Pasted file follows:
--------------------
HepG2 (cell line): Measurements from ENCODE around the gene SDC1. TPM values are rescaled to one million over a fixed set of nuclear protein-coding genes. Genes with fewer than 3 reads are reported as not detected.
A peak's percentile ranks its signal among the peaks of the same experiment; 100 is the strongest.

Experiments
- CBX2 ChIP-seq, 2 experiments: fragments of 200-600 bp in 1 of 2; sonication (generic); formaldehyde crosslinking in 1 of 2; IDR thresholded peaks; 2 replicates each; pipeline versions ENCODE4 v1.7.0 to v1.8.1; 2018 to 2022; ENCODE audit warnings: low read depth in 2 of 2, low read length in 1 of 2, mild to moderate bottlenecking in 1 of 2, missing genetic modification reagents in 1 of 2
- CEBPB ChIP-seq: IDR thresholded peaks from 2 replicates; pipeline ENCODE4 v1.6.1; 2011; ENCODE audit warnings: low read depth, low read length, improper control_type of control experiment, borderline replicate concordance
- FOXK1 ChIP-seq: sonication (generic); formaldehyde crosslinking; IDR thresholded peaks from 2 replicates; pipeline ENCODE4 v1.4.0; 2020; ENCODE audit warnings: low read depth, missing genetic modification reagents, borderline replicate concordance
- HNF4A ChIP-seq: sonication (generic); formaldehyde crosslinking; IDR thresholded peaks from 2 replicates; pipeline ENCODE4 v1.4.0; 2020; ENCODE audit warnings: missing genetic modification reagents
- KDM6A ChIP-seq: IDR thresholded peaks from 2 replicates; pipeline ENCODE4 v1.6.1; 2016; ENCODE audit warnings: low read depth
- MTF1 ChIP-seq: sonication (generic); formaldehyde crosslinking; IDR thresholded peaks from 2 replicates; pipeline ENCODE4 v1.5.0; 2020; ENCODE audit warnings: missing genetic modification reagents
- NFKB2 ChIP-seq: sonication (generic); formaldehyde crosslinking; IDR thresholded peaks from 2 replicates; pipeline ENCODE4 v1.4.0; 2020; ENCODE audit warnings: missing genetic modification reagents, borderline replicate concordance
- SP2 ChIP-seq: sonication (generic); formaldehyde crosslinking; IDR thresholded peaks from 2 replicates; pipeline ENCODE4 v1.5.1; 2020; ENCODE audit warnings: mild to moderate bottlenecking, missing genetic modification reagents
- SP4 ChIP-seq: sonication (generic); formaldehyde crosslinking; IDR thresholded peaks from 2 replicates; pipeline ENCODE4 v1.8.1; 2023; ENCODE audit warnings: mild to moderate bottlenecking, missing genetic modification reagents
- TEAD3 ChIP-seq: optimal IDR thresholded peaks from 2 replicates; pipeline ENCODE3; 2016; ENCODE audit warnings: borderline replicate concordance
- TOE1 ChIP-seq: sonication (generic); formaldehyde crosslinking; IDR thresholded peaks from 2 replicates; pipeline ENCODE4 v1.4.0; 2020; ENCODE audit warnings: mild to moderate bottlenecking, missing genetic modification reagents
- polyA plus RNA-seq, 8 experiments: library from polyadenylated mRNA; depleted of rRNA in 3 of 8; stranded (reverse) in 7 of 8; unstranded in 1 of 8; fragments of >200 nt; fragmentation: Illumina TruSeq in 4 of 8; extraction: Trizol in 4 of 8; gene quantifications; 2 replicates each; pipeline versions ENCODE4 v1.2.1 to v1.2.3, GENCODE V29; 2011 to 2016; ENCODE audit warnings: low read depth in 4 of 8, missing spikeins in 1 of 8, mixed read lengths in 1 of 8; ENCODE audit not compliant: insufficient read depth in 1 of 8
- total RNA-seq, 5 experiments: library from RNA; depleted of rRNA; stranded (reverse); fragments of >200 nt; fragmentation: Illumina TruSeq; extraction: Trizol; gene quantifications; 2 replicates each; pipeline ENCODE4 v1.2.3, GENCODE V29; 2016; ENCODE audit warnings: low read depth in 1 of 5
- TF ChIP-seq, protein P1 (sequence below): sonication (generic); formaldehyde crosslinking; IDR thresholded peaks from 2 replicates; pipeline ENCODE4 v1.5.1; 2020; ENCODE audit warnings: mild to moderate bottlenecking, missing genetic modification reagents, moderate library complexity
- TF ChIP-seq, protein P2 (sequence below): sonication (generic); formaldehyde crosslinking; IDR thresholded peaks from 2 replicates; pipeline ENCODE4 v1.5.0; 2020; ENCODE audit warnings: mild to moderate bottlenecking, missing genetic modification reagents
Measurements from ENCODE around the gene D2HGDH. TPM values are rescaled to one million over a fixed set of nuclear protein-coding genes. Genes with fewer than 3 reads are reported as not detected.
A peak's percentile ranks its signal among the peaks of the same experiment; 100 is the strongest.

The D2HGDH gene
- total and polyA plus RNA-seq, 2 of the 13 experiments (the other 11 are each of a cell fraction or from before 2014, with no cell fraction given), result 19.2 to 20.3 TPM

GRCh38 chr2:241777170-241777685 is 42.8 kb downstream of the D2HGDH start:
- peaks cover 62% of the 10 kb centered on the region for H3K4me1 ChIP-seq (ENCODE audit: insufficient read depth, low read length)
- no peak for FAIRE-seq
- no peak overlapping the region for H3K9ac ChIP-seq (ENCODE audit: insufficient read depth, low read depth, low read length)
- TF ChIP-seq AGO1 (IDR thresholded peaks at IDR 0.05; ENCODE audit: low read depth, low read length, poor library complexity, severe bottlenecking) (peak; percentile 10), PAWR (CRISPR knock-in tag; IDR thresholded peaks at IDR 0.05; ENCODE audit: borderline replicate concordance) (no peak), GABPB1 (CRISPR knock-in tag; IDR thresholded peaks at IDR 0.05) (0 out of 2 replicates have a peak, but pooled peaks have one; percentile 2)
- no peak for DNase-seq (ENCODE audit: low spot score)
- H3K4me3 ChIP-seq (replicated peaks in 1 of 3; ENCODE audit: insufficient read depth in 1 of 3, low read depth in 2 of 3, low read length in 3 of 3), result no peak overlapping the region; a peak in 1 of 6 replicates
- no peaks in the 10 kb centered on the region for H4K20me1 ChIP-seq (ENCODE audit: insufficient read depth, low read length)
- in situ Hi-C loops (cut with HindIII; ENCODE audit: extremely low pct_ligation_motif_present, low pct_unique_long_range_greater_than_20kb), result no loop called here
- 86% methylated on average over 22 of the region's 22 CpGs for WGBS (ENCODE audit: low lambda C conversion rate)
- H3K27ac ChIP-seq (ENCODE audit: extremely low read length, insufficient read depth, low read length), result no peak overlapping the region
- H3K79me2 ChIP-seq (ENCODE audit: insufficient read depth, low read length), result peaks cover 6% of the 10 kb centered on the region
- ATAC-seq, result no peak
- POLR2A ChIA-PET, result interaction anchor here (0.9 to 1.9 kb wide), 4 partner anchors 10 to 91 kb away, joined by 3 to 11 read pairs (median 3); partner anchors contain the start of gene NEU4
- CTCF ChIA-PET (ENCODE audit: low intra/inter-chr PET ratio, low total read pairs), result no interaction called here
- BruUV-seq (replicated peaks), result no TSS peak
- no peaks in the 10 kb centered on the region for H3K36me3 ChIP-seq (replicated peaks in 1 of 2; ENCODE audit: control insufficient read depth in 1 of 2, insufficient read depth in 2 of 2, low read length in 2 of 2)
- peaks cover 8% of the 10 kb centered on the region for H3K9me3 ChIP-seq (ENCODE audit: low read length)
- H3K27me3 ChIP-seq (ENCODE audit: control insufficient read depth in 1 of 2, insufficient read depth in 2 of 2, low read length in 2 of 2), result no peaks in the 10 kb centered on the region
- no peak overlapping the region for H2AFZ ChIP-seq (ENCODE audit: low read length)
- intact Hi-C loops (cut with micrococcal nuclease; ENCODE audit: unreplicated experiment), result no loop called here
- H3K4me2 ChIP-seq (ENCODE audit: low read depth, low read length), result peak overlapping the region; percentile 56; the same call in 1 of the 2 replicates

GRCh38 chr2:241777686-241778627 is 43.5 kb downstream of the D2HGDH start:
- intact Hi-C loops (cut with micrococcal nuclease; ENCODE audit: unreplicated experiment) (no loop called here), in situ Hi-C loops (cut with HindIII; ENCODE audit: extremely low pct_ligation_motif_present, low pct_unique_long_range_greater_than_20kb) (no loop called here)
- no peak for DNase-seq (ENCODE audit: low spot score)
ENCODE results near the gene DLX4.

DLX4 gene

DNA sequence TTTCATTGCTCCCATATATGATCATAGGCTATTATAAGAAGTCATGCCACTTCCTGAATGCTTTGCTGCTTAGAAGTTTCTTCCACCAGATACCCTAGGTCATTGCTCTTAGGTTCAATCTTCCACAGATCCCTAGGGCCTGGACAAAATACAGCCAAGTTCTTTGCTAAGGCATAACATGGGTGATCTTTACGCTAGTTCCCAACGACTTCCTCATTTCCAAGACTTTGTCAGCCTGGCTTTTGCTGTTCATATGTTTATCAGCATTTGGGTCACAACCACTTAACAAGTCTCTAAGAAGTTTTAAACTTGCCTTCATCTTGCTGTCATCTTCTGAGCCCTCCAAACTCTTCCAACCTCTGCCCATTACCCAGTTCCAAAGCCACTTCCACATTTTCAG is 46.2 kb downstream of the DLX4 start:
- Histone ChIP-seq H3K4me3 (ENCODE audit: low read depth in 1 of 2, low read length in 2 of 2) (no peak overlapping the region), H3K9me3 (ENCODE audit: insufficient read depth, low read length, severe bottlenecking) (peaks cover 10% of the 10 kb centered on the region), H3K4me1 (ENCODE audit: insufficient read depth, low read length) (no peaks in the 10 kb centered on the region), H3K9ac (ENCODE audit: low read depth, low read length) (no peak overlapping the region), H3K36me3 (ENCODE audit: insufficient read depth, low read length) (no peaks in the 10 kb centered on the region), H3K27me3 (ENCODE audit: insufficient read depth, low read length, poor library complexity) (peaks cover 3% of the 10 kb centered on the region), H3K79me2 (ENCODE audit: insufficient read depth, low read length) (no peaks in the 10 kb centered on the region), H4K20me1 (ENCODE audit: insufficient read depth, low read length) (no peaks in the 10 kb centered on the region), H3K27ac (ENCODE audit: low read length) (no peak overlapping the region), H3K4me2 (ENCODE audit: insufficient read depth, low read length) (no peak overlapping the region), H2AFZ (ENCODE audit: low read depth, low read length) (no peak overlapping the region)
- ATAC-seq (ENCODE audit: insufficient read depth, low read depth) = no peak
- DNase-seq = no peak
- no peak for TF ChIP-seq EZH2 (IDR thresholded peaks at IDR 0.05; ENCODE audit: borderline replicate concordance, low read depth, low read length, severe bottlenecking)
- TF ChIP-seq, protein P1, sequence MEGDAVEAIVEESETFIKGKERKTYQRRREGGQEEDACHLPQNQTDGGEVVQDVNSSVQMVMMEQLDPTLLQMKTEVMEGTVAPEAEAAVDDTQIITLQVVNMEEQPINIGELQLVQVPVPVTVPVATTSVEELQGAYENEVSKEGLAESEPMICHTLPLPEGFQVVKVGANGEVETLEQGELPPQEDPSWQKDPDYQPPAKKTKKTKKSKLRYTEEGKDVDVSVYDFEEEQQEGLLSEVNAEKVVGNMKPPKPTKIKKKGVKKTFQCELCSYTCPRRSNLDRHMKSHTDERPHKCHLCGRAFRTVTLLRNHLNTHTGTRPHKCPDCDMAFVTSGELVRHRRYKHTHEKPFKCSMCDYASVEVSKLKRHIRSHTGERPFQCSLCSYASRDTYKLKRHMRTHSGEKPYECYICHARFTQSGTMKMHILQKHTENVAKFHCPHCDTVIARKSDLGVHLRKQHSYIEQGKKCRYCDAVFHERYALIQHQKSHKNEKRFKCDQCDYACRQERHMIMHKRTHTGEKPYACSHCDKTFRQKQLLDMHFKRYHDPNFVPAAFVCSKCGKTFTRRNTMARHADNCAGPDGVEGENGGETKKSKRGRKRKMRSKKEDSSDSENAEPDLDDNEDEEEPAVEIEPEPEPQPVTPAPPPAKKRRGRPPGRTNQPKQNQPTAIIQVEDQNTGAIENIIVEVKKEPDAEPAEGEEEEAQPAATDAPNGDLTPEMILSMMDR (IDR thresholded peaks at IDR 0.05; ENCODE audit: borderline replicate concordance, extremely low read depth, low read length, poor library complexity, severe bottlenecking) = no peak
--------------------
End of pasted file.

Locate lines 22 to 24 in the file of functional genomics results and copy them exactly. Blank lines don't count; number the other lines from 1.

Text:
- total and polyA plus RNA-seq, 2 of the 13 experiments (the other 11 are each of a cell fraction or from before 2014, with no cell fraction given), result 19.2 to 20.3 TPM

GRCh38 chr2:241777170-241777685 is 42.8 kb downstream of the D2HGDH start:
- peaks cover 62% of the 10 kb centered on the region for H3K4me1 ChIP-seq (ENCODE audit: insufficient read depth, low read length)